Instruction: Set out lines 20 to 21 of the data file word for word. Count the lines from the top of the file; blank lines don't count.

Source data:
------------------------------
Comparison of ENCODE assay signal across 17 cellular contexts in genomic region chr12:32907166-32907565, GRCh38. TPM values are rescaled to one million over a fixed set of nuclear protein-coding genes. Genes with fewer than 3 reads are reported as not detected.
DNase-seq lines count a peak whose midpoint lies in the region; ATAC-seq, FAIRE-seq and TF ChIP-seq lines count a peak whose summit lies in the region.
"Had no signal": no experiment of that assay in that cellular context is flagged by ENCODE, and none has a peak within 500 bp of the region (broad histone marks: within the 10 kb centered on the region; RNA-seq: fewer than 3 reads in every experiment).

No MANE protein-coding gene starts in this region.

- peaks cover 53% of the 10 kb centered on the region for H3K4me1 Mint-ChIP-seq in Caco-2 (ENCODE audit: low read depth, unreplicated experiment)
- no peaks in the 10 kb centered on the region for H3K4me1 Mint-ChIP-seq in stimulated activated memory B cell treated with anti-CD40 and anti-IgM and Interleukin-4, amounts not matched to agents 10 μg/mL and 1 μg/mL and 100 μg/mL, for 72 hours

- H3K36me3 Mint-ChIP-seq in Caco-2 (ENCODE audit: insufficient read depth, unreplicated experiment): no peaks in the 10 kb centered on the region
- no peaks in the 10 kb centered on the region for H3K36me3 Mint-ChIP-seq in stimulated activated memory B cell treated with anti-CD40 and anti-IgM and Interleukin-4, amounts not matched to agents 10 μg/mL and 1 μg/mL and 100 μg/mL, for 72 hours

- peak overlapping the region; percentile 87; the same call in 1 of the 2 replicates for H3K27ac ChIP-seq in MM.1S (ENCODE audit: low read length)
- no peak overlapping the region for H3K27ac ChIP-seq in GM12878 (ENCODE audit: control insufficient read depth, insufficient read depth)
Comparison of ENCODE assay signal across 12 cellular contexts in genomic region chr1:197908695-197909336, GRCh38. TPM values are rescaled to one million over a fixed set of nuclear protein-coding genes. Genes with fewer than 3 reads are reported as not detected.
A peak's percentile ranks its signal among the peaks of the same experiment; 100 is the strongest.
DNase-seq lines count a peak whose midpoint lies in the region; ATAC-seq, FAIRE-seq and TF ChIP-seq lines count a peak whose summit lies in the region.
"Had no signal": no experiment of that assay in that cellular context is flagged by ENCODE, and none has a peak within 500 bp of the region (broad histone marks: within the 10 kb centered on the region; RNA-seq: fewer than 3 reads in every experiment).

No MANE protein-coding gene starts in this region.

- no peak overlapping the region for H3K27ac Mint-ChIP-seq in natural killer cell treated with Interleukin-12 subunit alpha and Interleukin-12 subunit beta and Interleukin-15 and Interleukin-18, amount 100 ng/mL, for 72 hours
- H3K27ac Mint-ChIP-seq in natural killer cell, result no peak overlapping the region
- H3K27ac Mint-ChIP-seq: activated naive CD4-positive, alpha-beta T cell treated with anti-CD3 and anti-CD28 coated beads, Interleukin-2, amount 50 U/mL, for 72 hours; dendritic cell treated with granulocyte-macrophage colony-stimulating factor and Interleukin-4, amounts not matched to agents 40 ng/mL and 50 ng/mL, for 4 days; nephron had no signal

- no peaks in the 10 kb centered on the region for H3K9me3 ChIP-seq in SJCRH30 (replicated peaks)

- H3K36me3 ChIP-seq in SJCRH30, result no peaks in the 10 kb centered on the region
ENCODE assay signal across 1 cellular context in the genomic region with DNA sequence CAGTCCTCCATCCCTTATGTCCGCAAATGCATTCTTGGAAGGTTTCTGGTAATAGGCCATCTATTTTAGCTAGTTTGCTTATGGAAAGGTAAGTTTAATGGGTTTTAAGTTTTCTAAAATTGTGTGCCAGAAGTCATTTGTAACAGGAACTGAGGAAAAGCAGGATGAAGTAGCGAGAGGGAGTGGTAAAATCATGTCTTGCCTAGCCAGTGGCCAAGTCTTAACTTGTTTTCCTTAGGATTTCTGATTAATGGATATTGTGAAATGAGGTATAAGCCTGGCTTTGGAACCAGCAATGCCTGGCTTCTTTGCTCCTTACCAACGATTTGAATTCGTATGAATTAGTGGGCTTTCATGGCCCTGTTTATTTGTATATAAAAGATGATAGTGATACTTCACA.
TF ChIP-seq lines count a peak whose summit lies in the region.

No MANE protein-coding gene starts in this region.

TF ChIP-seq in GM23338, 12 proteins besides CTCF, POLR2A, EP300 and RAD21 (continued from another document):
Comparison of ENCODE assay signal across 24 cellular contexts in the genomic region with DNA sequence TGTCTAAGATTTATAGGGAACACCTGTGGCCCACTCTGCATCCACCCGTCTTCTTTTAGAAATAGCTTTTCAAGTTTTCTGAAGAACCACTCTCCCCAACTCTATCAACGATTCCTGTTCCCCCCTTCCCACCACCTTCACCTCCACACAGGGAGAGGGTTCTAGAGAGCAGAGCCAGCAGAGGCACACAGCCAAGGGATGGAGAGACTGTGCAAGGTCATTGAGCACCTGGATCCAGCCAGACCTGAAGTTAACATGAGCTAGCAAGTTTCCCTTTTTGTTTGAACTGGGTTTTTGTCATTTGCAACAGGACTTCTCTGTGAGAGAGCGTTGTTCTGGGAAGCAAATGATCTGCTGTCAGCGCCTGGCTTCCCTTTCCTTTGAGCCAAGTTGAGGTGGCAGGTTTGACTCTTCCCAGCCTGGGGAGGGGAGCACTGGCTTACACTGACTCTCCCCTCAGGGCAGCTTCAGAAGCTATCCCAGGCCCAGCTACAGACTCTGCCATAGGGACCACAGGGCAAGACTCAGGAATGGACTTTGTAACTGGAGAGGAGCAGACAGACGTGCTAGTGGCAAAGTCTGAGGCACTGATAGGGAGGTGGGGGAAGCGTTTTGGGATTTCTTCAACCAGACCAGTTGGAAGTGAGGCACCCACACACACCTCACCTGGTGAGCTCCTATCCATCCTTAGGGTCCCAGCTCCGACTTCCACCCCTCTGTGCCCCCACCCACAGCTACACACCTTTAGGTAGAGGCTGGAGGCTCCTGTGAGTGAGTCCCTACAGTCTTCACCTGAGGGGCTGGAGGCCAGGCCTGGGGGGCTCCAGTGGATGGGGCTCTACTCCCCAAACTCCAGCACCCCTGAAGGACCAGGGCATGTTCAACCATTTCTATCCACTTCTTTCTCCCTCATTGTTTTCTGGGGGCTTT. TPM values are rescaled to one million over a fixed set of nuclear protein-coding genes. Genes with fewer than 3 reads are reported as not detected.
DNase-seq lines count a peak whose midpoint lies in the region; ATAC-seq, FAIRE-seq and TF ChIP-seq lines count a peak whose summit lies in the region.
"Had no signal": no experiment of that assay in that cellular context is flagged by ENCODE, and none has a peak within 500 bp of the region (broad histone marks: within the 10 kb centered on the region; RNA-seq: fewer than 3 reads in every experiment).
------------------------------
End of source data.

- H3K36me3 ChIP-seq in SJCRH30, result no peaks in the 10 kb centered on the region
ENCODE assay signal across 1 cellular context in the genomic region with DNA sequence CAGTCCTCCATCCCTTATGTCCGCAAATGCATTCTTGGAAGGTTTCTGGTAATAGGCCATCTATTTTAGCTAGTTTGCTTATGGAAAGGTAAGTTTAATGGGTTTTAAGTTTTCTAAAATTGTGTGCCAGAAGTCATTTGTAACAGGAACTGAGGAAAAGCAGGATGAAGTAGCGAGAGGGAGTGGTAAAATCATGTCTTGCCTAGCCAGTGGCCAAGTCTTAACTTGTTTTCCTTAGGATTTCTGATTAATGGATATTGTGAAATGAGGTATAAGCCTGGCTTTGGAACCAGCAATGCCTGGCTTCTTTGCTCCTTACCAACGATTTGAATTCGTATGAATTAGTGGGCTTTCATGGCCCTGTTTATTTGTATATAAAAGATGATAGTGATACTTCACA.